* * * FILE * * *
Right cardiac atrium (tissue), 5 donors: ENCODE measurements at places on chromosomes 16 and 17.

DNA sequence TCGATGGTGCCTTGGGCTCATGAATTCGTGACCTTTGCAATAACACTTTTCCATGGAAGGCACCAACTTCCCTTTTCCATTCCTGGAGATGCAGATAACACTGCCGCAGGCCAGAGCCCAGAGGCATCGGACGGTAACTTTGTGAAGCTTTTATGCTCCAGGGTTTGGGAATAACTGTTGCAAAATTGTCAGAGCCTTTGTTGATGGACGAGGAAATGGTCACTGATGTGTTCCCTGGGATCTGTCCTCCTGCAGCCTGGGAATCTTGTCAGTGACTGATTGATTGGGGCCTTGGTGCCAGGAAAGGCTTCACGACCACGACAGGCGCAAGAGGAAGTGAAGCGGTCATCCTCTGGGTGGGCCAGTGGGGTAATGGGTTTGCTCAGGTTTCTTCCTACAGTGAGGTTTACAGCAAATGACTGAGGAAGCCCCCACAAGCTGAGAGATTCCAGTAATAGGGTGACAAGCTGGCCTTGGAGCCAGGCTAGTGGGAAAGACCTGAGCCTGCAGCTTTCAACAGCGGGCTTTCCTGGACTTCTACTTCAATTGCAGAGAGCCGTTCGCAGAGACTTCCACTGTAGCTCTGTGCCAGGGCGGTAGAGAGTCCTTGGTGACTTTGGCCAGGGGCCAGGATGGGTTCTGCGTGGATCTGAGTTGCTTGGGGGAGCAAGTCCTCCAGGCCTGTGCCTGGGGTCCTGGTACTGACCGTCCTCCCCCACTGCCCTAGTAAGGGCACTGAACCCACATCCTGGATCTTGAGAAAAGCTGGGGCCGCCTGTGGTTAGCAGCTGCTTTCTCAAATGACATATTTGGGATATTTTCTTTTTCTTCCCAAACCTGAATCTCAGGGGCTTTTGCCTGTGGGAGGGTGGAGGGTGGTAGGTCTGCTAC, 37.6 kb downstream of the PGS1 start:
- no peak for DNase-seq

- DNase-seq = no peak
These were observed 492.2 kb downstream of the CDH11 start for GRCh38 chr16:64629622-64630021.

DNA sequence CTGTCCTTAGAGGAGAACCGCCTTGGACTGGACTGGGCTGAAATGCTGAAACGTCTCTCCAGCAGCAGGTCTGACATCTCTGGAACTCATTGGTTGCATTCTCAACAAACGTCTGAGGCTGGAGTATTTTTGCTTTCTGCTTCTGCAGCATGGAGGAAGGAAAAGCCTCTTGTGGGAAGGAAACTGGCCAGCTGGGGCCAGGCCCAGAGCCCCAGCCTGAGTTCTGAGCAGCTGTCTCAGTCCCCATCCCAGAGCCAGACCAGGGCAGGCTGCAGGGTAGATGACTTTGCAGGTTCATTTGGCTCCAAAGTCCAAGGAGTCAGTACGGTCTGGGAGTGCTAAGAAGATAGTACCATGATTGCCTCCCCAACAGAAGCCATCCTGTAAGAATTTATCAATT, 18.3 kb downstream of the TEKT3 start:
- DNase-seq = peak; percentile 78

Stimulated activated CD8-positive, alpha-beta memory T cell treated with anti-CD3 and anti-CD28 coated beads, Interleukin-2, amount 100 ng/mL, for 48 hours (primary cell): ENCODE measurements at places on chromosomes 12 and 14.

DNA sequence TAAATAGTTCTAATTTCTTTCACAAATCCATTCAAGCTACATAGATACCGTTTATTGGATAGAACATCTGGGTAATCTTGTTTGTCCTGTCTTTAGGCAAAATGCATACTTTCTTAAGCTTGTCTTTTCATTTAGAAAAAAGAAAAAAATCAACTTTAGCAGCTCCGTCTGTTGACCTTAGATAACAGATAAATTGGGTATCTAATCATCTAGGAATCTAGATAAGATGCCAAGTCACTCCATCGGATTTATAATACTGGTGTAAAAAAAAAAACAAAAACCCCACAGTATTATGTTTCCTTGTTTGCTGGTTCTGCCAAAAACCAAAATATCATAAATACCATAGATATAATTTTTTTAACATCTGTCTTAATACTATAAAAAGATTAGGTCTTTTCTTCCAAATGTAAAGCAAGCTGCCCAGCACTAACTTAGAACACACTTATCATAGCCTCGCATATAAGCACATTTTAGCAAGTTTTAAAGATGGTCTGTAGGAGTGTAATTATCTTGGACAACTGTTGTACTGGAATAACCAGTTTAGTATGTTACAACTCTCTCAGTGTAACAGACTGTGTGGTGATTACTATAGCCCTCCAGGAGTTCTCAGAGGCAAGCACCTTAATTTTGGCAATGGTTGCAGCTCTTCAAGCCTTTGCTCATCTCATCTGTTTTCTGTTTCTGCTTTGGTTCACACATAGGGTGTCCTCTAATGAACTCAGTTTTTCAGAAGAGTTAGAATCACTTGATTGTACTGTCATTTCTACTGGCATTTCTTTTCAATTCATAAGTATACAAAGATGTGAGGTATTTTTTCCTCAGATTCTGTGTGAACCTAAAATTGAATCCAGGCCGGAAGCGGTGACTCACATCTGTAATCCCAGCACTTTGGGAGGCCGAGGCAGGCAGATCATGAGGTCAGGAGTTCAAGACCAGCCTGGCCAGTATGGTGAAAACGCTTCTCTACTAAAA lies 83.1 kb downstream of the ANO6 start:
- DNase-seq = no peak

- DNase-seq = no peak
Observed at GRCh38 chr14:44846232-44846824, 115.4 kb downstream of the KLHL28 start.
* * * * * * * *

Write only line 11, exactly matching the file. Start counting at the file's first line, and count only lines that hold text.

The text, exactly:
- DNase-seq = no peak